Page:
The Surveyor's Basic Tools

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One of the main tasks of a surveyor is to measure the surface of the earth.  This display is representative of the early tools used by the surveyor and briefly describes their purpose and uses.

The Chain
This is an example of a "chain" that is normally 66' long consisting of 100 links.  A "chain" of 66' can also be described as being 4 poles of 16.5'.

Other tools used by a surveyor to measure distance can be a steel tape of lengths of up to 500' and the modern electronic distance measuring devices that can measure distances in excess of several miles with the use of reflector prisms.

In fact, the first men to land on the moon left behind a grouping of reflector prisms that allowed surveyors and scientists to measure the distance from the earth to the moon to an accuracy of just a couple of feet.

The Compass
A surveyor uses a compass to determine the direction of a line.  the compass needle points to the MAGNETIC NORTH POLE and by turning the compass in the direction of the line being surveyed, the direction of the line can be observed.  Although there are many varieties of compasses, they all fall into two main categories: either a "plain" compass or a "vernier" compass.

A plain compass has no adjustment and always reads magnetic north.

A vernier compass has an adjustable scale that allows for the "setting off" of the magnetic declination and the compass can then directly read true north.

The Transit and Theodolite



The transit and theodolite are used by the surveyor to measure both horizontal and vertical angles.  While the purpose of the two is similar, as a general rule a theodolite is more accurate than a transit.  However, there is no specific rule as to when one definition ends and the other begins.  Generally, these instruments have a minimum accuracy of one minute of angle and some very precise theodolites will measure angles to an accuracy of one-tenth of a second of angle.  To put these accuracies into perspective, at a distance of one mile, one minute of angle covers about 1.5 feet.  At a distance of one mile, one-tenth of a second of angle covers about 0.003 feet.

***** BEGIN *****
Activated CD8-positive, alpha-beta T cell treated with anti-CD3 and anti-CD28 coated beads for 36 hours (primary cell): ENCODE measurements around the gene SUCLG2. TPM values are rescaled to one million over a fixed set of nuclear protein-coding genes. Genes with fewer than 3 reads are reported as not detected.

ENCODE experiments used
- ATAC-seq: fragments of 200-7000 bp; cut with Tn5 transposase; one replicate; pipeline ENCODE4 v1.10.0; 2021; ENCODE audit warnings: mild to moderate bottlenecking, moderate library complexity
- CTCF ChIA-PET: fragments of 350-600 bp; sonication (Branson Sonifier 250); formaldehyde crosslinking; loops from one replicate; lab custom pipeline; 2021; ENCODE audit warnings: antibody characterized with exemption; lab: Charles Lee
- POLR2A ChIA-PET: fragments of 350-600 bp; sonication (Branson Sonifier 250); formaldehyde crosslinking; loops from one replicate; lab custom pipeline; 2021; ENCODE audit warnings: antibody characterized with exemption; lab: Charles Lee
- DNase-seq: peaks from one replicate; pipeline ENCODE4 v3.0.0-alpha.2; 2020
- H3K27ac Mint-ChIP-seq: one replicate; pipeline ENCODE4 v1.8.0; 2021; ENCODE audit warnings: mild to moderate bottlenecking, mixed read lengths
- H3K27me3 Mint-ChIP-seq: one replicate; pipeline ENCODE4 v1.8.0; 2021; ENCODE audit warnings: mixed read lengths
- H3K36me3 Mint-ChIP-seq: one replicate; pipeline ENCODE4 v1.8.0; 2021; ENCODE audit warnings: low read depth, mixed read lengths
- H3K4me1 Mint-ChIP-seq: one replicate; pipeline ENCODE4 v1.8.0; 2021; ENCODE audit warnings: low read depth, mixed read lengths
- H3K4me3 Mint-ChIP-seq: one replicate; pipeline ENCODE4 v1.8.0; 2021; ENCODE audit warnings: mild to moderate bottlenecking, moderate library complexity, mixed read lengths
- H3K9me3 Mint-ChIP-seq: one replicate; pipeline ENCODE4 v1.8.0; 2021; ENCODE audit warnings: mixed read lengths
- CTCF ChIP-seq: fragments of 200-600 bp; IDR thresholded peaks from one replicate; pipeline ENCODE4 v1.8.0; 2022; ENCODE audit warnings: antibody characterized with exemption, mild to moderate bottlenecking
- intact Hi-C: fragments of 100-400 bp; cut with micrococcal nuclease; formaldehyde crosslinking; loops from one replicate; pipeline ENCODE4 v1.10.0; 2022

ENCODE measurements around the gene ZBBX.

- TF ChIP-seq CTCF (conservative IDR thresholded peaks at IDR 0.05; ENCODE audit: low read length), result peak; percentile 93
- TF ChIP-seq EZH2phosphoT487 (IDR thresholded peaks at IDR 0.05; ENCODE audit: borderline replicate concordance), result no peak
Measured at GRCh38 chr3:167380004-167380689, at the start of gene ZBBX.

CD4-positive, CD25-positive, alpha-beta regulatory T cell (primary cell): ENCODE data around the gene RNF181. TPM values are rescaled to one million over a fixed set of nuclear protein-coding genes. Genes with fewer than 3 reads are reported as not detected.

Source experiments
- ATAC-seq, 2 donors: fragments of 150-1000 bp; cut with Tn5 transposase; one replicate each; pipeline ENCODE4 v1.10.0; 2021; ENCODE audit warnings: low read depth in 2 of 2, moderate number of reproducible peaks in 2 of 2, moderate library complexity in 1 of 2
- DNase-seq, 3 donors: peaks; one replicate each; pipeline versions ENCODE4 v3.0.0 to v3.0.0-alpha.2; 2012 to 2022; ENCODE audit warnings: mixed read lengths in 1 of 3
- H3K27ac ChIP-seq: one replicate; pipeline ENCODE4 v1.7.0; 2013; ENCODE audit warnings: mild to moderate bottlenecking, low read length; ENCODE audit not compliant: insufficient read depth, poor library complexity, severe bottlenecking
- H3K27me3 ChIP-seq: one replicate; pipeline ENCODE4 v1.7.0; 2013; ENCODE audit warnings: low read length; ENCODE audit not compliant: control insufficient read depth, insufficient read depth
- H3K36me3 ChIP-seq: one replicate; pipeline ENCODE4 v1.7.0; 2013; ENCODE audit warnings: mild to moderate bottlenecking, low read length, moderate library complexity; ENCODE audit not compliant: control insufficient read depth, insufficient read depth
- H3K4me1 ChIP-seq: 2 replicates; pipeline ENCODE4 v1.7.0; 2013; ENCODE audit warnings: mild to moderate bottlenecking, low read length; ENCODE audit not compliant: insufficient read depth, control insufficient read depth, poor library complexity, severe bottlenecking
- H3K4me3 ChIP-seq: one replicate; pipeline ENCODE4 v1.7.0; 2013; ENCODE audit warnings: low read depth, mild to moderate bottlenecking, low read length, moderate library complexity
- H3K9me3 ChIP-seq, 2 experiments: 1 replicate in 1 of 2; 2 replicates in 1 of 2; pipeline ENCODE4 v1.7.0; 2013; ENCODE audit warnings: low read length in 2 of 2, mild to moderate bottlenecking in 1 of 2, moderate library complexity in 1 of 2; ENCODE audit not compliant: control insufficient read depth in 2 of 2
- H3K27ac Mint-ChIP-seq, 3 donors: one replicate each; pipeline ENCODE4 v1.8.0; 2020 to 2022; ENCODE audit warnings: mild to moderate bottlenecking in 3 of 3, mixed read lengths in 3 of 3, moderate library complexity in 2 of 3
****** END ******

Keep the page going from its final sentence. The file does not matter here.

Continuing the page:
The Level
Wye Level Automatic Level

The surveyor uses a level to determine elevations.  Levels fall into three broad categories:  a "dumpy" level, a "Wye" (or 'Y') level, and "automatic" level.  As with all tools of the surveyor, there are various degrees of accuracy within each category of level.

A "dumpy" level has a telescope with cross hairs permanently mounted in a pair of arms.

A "Wye level has a telescope with cross hairs that is removable from the arms.

An "automatic" level is basically a dumpy level, but it has a built in compensator that automatically adjusts for minor errors in the set up of the instrument.

In conjunction with a level, the surveyor will use a "level rod" to read an elevation up or down from the level of the telescope.  From these observations, a surveyor can determine differences in elevation of different points or transfer an elevation from one location to a distant location.

The Solar Compass
The solar compass is a compass with a very special purpose of easily determining "Latitude" and "True North".  The solar compass was invented in 1835 by William Austin Burt of Michigan after he had discovered the iron deposits located in the state and concluded that a regular compass would give such erroneous readings as to be almost useless.  By making observations on the sun or other stars, the latitude of the location can first be determined and then "True North" can be determined.  The solar compass also has the ability to measure horizontal angles much like a transit.

The solar compass was such an important invention that within a matter of a few years it was required by law to be used on the surveys of the public lands.

William Austin Burt also made another significant invention.  In 1829 he patented the first "typographer", or as we would refer to it today, the typewriter.



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